My first thought was that *of course* Reed has a track that is gravel and has a hill. Then I realized it wasn't a 400m track and it wasn't so Reedy.
As for the times, maybe your position was off to the left? Then clockwise turns would have a bigger radius than counter-clockwise turns. But that's a wild guess, I have no idea if that actually happens like that.
It could be that you just haven't been doing so much regular speedwork in the last few months, so don't have a really good sense of pace yet. The Garmin isn't going to be off by multiple seconds in its timing! One possibility is that it was a windy day, and that one side of the track was basically shielded from the wind because of a hill, trees, or a building, while the other side of the track was situated so that it was a headwind one direction and a tailwind the other. The old Cornell track around the football field was a bit that way sometimes with a southwest wind where the stands were sort of shielding the west side of the track, but channeling the wind northwards along the east side- fortunately a less common wind direction. If a hill is very steep on one side but gradual on the other side reversing direction might make a couple of seconds per lap difference, but that is pretty unlikely for a loop providing anything approximately related to a time running on the flat. Usually a small hill that has only a percent or two grade so that it doesn't really much affect running stride going either up or down it will make a surprisingly small difference in the running time over the same distance on the flat.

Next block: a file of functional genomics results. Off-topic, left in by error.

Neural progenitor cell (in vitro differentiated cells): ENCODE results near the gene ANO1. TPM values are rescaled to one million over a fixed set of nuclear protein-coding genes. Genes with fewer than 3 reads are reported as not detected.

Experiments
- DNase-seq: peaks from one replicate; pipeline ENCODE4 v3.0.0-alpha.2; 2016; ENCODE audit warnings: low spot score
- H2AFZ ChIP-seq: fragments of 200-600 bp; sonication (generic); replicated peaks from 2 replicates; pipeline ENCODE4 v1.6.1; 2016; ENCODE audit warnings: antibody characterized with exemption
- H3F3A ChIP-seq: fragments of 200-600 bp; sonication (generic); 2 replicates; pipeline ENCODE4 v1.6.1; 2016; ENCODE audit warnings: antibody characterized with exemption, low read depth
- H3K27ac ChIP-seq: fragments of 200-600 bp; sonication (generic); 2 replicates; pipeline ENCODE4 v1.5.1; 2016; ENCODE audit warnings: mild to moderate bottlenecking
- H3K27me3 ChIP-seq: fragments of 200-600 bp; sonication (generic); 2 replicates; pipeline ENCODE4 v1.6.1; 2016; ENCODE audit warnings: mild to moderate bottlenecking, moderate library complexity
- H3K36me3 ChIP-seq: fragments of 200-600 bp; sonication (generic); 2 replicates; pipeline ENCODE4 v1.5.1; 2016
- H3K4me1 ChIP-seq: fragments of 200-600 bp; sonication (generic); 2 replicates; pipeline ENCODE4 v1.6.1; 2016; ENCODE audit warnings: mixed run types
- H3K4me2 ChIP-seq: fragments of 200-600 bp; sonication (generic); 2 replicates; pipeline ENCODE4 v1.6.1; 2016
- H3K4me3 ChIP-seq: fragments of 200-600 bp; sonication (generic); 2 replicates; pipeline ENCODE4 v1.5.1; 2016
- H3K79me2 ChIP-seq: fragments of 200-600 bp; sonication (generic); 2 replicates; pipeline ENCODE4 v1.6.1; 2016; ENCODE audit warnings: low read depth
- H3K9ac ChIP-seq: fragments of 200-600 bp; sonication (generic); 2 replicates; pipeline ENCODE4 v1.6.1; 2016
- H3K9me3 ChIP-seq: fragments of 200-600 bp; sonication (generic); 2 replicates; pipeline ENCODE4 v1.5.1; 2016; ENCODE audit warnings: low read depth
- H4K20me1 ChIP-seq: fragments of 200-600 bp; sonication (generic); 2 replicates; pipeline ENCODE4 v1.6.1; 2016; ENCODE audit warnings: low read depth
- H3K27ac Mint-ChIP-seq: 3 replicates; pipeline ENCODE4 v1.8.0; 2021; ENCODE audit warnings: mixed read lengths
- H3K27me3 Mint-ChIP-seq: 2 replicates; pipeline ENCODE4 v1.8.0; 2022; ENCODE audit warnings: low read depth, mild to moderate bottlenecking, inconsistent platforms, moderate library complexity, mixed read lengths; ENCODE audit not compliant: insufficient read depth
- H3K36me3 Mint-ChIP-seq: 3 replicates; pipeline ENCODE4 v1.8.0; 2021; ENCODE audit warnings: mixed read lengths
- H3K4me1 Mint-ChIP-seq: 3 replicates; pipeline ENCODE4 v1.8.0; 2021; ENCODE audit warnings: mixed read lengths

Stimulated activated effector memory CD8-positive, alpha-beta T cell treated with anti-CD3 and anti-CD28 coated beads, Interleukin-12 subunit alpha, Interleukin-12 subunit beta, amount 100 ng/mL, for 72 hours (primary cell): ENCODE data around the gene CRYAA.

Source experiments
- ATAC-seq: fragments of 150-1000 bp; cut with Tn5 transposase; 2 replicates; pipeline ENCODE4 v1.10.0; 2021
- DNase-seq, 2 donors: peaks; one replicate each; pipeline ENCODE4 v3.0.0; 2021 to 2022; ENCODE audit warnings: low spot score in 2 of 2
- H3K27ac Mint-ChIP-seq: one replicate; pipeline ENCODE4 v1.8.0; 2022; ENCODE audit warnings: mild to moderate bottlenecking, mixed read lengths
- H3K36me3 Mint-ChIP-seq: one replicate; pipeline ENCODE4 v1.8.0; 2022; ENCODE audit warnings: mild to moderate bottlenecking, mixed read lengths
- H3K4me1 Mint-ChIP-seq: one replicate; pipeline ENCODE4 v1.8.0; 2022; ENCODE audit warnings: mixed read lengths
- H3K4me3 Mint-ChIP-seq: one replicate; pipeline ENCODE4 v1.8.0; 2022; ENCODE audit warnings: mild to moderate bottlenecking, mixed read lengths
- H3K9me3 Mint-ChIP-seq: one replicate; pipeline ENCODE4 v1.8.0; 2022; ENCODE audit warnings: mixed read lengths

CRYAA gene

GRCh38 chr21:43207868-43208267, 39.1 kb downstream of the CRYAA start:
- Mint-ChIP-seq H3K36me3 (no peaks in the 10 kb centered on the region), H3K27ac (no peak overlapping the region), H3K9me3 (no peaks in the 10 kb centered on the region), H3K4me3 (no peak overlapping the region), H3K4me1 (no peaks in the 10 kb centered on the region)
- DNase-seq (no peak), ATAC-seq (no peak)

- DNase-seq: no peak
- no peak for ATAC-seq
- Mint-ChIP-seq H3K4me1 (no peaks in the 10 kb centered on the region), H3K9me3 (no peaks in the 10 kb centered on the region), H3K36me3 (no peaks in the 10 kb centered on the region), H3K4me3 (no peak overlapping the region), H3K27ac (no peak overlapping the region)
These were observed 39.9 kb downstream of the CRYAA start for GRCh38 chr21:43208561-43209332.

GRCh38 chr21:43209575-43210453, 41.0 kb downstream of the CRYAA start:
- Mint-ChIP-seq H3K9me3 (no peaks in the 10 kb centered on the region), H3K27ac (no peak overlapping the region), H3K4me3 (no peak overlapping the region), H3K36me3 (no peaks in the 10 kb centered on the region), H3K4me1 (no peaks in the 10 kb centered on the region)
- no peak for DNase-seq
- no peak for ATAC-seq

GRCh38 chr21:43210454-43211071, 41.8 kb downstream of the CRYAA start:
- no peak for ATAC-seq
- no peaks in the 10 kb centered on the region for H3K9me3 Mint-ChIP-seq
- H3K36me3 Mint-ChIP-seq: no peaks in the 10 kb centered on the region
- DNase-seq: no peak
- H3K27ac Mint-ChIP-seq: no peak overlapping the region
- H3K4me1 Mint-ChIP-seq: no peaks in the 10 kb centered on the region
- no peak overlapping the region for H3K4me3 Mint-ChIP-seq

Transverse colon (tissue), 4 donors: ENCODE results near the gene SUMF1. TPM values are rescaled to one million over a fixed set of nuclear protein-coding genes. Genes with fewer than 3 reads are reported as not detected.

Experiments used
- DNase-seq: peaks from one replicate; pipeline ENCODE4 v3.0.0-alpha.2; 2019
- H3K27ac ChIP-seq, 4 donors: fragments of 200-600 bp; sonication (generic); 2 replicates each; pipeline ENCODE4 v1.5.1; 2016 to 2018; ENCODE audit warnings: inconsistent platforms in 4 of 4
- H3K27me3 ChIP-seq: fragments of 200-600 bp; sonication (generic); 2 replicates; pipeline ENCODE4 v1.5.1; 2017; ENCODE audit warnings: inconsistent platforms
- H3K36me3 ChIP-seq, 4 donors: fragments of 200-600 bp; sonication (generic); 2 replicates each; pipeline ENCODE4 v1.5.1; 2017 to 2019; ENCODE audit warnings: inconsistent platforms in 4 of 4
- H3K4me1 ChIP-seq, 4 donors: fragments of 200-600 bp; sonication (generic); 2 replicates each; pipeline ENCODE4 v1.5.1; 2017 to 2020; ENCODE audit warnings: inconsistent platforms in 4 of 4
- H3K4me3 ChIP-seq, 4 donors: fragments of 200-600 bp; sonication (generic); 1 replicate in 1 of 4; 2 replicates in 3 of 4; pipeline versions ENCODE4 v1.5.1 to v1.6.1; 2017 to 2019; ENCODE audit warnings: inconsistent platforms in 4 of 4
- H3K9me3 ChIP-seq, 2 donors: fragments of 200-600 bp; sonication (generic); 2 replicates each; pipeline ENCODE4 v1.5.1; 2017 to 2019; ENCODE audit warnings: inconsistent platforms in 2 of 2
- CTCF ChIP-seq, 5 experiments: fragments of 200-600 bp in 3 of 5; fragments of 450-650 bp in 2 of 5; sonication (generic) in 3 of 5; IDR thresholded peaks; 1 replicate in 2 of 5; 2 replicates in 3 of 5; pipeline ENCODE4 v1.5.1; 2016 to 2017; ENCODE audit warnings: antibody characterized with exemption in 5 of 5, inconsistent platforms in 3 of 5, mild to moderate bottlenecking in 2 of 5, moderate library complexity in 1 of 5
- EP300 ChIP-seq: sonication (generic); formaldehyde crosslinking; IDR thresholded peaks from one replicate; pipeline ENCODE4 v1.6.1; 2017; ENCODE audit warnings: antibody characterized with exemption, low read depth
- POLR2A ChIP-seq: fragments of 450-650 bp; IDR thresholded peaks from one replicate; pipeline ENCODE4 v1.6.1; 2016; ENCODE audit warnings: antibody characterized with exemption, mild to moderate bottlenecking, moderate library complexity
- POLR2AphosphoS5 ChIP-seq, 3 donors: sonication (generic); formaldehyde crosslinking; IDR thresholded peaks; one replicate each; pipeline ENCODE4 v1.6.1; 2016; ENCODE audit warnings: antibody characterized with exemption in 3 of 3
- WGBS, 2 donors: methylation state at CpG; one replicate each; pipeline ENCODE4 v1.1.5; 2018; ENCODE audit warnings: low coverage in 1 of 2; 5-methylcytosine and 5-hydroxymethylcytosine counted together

Maybe one of your legs is longer than the other and you have a natural bank into the turns going one way, but are running off-camber in the other. Try putting a 1" thick insole into one of your shoes!
More likely coriolis effect. Can be very difficult to compensate for unless the correct spins are included with each lap. Best bet is to reverse direction each lap, neutralizing the effect.